I was the only one out on the trail this early and hot morning, never good when hiking in the desert. But it was perfect for my little plan. I checked my phone from time to time, seeing how close I was to the house where the woman who had hung up on me lived. About 20 minutes from the trailhead, the program indicated I was standing right above it, about 50 feet in elevation further up the hillside. Of course, the gated community was fenced off from the hiking area, with expensive-looking black wrought iron. I noticed there was a gate not far from the mystery mansion. I found a semi-level spot that had a good view of the place and sat down to observe. Not ten minutes later, I saw a gray-haired woman in something that looked like a maid’s uniform come out of one of the sliding glass doors to the pool area of the back yard. All of these places had pools, some more than one. This one had a medium-sized pool for swimming and higher on the property, a smaller in-ground hot tub. She got out a broom and dustpan from a neat tool shed next to the pool and began to sweep the leaf litter and other debris from decorative tiles surrounding the pool. It was now or never.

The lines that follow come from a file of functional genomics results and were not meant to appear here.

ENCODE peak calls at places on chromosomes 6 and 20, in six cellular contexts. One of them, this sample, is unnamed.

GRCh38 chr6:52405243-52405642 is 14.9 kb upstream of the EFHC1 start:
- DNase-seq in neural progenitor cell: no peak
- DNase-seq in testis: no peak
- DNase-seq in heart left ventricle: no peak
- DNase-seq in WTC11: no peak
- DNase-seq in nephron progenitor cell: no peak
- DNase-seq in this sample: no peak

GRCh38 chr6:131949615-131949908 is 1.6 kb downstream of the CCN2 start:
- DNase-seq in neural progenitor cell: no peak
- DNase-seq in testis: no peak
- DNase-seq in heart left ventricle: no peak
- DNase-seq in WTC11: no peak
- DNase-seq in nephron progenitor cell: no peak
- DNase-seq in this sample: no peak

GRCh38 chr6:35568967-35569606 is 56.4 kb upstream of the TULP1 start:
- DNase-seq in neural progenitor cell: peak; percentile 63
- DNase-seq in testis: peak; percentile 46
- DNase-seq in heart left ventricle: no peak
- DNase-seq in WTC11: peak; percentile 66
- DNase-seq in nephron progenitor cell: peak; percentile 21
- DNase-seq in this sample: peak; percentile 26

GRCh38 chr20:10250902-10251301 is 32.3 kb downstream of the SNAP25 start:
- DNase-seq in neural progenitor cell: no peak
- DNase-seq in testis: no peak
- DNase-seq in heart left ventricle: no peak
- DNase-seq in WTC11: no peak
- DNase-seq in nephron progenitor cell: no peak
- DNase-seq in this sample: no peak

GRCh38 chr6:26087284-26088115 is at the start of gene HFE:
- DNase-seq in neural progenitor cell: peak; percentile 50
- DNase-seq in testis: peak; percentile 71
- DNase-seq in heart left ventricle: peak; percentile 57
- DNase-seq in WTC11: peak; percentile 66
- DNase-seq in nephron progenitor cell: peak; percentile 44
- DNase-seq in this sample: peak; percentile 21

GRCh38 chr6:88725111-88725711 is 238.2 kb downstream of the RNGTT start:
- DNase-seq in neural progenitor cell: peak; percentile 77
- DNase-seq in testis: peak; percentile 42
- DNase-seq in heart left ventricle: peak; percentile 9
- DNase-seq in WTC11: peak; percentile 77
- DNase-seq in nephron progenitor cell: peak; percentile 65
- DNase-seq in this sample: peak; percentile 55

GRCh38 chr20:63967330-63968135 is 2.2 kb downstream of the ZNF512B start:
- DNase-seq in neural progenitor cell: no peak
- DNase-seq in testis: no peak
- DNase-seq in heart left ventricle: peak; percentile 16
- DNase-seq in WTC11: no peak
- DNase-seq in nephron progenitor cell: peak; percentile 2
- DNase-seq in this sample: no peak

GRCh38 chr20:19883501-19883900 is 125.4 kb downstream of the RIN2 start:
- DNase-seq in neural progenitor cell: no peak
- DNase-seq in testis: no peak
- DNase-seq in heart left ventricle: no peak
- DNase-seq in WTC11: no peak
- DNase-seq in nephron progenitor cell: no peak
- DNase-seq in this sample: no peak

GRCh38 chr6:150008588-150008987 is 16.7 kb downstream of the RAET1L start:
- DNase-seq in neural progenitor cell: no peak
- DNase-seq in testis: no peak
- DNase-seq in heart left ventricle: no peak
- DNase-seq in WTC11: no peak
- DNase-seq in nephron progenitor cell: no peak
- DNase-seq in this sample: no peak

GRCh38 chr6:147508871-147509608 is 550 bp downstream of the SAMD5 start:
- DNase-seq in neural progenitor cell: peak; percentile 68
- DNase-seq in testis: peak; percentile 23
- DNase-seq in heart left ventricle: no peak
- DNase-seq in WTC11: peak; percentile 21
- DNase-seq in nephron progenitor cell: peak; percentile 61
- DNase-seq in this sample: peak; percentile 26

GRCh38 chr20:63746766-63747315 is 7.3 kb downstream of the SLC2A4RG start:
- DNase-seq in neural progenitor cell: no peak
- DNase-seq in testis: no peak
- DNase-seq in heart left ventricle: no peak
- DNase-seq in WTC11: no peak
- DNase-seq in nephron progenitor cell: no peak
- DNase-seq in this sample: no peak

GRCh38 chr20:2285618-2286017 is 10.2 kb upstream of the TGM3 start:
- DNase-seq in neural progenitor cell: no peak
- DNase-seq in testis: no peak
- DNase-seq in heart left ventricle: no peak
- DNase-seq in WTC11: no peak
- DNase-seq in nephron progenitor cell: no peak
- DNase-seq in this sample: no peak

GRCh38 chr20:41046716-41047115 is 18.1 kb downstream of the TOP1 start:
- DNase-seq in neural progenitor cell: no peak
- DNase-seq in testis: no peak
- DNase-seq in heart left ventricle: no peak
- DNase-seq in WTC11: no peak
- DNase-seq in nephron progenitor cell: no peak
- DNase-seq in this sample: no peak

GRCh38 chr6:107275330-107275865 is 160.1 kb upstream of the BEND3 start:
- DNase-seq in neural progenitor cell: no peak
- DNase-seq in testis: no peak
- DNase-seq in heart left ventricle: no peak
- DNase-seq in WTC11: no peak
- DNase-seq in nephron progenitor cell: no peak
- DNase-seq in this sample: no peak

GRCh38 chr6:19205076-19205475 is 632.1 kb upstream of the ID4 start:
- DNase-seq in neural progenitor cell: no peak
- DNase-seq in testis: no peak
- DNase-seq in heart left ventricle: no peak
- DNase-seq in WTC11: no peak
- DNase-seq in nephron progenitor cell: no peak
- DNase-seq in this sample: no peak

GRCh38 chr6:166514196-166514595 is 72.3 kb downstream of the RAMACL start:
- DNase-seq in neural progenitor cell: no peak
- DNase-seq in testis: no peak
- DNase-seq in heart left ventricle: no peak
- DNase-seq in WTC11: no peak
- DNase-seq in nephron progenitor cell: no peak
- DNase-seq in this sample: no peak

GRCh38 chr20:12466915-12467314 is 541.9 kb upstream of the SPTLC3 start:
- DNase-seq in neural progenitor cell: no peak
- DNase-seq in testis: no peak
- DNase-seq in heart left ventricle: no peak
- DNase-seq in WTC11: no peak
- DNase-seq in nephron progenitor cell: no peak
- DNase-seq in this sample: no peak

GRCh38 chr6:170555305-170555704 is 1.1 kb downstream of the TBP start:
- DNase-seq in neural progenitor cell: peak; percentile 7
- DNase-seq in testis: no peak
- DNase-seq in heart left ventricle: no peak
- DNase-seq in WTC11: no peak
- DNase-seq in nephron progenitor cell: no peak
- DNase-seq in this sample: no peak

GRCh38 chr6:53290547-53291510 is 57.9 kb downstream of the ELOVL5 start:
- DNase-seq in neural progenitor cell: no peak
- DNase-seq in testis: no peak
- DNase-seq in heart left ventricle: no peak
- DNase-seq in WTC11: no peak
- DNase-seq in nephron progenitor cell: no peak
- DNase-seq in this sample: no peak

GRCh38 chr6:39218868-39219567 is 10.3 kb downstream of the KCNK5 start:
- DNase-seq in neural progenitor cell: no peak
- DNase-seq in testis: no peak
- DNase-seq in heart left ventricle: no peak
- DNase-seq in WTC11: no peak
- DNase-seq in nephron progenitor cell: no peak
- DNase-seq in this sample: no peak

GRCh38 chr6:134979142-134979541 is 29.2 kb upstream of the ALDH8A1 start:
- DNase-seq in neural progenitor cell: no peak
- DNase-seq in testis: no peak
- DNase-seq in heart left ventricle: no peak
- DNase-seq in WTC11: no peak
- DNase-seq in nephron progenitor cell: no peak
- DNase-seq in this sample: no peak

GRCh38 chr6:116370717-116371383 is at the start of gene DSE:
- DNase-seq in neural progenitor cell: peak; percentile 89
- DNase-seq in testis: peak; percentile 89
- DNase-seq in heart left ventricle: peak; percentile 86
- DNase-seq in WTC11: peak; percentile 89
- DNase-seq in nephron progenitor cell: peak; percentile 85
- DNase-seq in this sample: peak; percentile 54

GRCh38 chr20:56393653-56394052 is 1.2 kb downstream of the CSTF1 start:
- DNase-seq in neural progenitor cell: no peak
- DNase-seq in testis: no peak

I took some trailside dust and rubbed it into my knees and calves. I even put some on one cheek. Then I scrabbled down from the trail a bit, sending a bunch of stones scattering. And fell, in a convincing way, sliding further and screaming as I did. I saw the woman look up.

“Help!” I said, pretending to notice her for the first time. “I think I sprained my ankle!”

The woman dropped the broom and looked up. “Can you walk, Senorita?”

I feigned trying, then collapsed. “Maybe it’s broken!” I cried. We weren’t so very far apart, just divided by the fence and the wealth it represented.

“You stay where you are. I come to you!” she called to me and disappeared. But in a few seconds, she came out from the front of the house and headed toward the gate I had seen from above. I could see her punch in a code. The gate clicked open, the woman came through it and picked her way up the hill, avoiding cacti and loose gravel. She was wearing sneakers, I noted with some relief. I didn’t want her to slip, gray-haired as she was.

She came up to my level. “Can you stand, Senorita?” she asked. Up close, I saw she was Latina, like me.

“Maybe,” I replied. “Can you help me up?”

She offered her hand, and I got to my feet, wincing in pretend pain as I put weight on the left foot. She positioned herself on one side of me.

“I will help you to the house,” she said. She took my left arm, bracing my left side and we started down the hill to the gate. Me fake limping, her propping me up.

“Madam will call her doctor, if you need one.”

I was in. And it seemed I would meet “Madam,” the woman who had hung up on me.

“I am Maria,” my savior was telling me. “And you?”

“Veronica.” I said. “You are so kind.”